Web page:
PORT DUFFERIN TO ST. PETERS
NOVA SCOTIA CRUISE - 2
Jim Fraser's Ted Davis Trophy winning log.
|Sunday, June 11
An incessant rain drummed on Naomi’s canvas boom tent. However, a gradual clearing with westerly winds 10-15 knots was forecast for later in the day. After stowing the stiff, wet tent under the foredeck, I sailed from Turners Island. Naomi seemed reluctant to pass the light tower on Thrumcap Rock and leave the shelter of the inner passage. She drifted slowly along while I held the boom out to catch casual whiffs of breeze in her sail. I didn’t see any point rowing as the distances to travel were far. Visibility was okay in spite of an overcast sky and steady rain. Buoys in the distance stood out as black ink strokes on a gray-green palette of lethargic ocean. This drab view was broken by a scattering of brightly coloured pot buoys on the shoals and the busy motion of turquoise, red, and yellow hulled fishing vessels stalking them.
Throughout the morning Naomi crawled along the coast as the rain slowed to a drizzle. Once, when I wasn’t paying attention, she nabbed the floating line of a pot buoy and enticed the lime-green and white float under her rudder fittings and brought us to a halt. At the slow speed we made, it was easy to reach down and push the pot under the hull and free of the rudder. In stronger winds snagging a pot buoy is far more thrilling as the buoy jams tightly under the rudder stock, halting her forward motion and causing the dinghy to weathercock downwind. Then I have to haul Naomi’s sails down quickly before removing the rudder and freeing the jammed buoy.
The first smear ahead gradually took the shape of bell buoy VT7. A short lime later, Liscomb Island light flashed from its lighthouse on a low cliff. I was tempted to work into Liscomb Harbour and then up the river to Liscomb Lodge for an overnight visit. Why should I be out here drifting about in a drizzle when I could be savouring the heated pool, fine restaurant, and cozy couches of the lodge? I have succumbed on two other voyages. Why not make it three? But I had a difficult time justifying this stopover because I had only been sailing since yesterday.
|As Liscomb Island drew abeam, the drizzle stopped and a southwesterly Force 2-3 settled in. Soon a noticeable depression parted the coastal hills, indicating the mouth of St. Marys River. On a chart, this navigable river appears as a good place to shelter from a storm for a dinghy, but the mouth of the river is treacherous with breakers building quickly over the bar. While sailing between Wedge Island and Wedge Shoal, I spotted the bow wave of an approaching small vessel. This Coast Guard boat pulled alongside and the two survival jacket clad crew asked how my passage was going and my destination. I hoped to stop over for the night in Port Bickerton which was their home port. With casual waves and “See you later” from the crewmen, the rigid inflatable accelerated away in a billow of oily smoke from its powerful but malfunctioning outboards. Their departure reminded me of the escape behaviour of squids who eject a cloud of dense black ink and jet away from predators in their smoke screen.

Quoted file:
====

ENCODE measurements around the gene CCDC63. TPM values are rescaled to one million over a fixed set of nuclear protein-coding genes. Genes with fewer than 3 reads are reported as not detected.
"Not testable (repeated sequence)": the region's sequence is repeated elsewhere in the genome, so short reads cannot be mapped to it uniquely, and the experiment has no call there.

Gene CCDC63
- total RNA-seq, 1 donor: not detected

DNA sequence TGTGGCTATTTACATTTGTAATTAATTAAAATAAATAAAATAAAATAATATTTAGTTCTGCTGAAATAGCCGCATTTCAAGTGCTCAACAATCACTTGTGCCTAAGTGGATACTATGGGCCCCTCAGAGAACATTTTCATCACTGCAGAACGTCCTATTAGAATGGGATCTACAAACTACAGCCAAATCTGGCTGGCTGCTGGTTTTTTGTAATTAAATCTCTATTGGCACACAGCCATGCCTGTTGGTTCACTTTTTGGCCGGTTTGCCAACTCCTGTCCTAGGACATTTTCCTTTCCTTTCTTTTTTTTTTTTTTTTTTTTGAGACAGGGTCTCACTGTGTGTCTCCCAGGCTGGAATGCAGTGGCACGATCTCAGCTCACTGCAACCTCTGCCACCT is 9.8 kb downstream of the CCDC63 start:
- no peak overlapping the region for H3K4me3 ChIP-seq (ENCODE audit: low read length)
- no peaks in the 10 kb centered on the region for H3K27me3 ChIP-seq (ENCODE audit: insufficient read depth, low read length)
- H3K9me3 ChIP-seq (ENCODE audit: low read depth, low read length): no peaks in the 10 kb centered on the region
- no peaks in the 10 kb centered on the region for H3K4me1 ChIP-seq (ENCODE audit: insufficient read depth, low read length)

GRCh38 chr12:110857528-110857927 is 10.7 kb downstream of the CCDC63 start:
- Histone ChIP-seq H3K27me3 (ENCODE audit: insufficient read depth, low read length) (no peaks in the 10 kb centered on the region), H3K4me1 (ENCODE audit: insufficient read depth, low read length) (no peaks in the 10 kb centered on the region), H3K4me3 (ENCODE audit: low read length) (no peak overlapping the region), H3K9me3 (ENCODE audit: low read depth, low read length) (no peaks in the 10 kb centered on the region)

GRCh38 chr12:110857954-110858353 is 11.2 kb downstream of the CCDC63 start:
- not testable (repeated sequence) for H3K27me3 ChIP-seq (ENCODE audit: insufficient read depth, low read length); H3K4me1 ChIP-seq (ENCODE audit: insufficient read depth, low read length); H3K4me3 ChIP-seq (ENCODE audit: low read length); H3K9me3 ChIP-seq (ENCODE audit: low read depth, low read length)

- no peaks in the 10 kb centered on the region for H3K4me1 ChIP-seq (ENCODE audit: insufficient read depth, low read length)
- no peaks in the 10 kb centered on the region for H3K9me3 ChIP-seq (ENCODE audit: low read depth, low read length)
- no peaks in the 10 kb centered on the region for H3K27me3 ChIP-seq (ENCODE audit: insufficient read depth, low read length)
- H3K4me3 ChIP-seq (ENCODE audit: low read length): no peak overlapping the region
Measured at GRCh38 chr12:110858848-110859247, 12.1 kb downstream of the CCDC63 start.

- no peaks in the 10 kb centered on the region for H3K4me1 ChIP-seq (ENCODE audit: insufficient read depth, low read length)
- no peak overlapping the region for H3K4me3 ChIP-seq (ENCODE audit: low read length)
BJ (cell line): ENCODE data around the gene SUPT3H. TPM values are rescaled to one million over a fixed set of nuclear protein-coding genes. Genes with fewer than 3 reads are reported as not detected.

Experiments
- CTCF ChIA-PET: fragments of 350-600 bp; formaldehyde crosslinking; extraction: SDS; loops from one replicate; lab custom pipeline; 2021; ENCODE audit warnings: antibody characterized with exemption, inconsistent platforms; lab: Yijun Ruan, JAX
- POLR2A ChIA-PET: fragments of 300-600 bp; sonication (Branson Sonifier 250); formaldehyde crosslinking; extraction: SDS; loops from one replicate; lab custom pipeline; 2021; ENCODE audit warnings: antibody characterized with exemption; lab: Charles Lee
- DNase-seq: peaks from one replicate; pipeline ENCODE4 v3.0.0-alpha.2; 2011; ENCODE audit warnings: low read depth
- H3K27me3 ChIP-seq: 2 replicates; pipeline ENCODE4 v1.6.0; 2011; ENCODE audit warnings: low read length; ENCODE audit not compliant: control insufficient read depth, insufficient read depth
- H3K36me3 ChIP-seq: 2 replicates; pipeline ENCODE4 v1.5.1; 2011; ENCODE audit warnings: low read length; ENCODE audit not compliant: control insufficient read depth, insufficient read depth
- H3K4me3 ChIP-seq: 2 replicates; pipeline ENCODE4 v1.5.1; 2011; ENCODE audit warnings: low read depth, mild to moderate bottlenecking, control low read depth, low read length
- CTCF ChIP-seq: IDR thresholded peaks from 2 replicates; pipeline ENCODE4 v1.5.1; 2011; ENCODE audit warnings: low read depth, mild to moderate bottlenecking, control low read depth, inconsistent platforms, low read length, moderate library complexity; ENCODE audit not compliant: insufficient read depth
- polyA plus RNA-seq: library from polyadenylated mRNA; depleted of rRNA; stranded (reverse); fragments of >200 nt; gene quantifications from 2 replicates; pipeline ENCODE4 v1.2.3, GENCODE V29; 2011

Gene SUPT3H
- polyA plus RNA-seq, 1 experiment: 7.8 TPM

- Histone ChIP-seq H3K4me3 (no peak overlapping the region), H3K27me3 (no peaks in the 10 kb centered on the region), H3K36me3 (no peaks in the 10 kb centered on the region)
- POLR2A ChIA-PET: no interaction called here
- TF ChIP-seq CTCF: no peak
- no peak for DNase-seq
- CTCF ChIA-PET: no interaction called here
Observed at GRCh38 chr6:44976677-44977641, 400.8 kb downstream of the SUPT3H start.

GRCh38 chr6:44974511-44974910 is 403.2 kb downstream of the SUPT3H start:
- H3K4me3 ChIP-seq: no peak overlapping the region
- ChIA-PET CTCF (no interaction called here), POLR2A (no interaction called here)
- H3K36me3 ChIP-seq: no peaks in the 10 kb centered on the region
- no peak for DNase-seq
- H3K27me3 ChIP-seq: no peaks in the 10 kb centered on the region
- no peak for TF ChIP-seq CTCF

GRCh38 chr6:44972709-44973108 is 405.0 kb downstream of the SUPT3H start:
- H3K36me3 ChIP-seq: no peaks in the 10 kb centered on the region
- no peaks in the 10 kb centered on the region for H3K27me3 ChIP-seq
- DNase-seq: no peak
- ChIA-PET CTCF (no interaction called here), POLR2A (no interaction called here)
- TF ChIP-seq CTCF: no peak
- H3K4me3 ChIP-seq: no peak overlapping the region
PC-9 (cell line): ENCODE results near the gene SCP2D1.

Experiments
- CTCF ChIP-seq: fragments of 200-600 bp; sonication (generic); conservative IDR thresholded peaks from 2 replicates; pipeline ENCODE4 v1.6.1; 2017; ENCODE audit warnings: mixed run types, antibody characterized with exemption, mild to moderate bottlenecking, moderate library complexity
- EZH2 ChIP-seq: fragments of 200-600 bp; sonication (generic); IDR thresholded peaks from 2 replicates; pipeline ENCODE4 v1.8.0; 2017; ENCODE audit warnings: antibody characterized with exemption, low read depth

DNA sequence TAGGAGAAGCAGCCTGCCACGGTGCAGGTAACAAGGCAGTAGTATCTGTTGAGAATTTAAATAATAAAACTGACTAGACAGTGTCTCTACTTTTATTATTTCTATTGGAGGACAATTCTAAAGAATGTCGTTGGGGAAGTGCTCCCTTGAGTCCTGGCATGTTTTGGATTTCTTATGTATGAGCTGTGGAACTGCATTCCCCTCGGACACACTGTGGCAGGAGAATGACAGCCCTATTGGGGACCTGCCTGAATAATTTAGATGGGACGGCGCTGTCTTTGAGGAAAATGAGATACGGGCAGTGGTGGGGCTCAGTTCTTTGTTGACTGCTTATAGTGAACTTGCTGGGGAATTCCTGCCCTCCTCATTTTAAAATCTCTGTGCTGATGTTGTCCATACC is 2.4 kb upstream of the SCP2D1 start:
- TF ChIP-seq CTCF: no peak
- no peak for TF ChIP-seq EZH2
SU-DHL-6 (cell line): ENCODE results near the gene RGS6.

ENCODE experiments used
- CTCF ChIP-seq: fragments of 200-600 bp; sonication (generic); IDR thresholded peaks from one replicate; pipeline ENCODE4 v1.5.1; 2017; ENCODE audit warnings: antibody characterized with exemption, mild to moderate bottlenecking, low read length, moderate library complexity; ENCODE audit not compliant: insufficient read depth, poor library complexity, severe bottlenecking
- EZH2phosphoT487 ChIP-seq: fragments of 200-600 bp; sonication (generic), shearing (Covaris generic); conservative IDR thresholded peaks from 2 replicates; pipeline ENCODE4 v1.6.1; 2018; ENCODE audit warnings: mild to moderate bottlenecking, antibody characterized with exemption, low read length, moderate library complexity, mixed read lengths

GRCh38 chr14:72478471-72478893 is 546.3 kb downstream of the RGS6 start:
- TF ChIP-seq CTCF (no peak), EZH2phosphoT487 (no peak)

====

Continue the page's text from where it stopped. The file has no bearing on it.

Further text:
|With a freshening wind, white caps became numerous and a sea built as I sailed for Port Bickerton. Near buoy VH2, I hove to, put the first reef in the main, and furled the jib. I rechecked my preset bearing on the chart from this buoy to the port hand buoy off Bickerton Island. The approaches to Port Bickerton are exposed to the Atlantic Ocean. Nixons Mate Shoal extends 2 miles seaward from the shore on the port side. Immediately to starboard of the course, lie Isaacs Shoals which is an extensive breaking shallows and includes Castor Rock and Pollux Rock above the surface. From shore, I have seen seas breaking lustily over this entire approach in moderate weather. Today seas were lumpy over the shoals but breaking only on the drying rocks. Even so, there were many pot floats in the disturbed shallows which would cause Naomi to capsize if we snagged one there.
|The entrance to Port Bickerton is distinctive, with two
on a rocky headland. The small green pail buoy off Bickerton Island
is hard to see though. I finally spotted it much further seaward than
I had expected to find it. I had a choice of two wharves to tie up at.
The one at the fish plant in Mouton Cove was closer to sail to but it
be grimy and smell strongly. I chose the government wharf which is also
the Coast Guard base. The inflatable boat I had seen earlier was tied
a larger Arun class search and rescue vessel.
I visited the base and showered before setting up the boom tent and readying my dinghy for the night. Since a drizzle had begun anew and the convenience store was closed in this small hamlet, I stayed at the coast guard office and talked with the ship's engineer who was on duty. Most of the larger fishing boats were out 30-40 miles catching crabs. Crews were reporting good catches on the radio and they’d return Monday to unload their catch. Quota levels for crab had just been increased, making a welcome source of income after the failure of the ground fish industry. Other than towing a few broken down fishing boats, the season was quiet for the Coast Guards.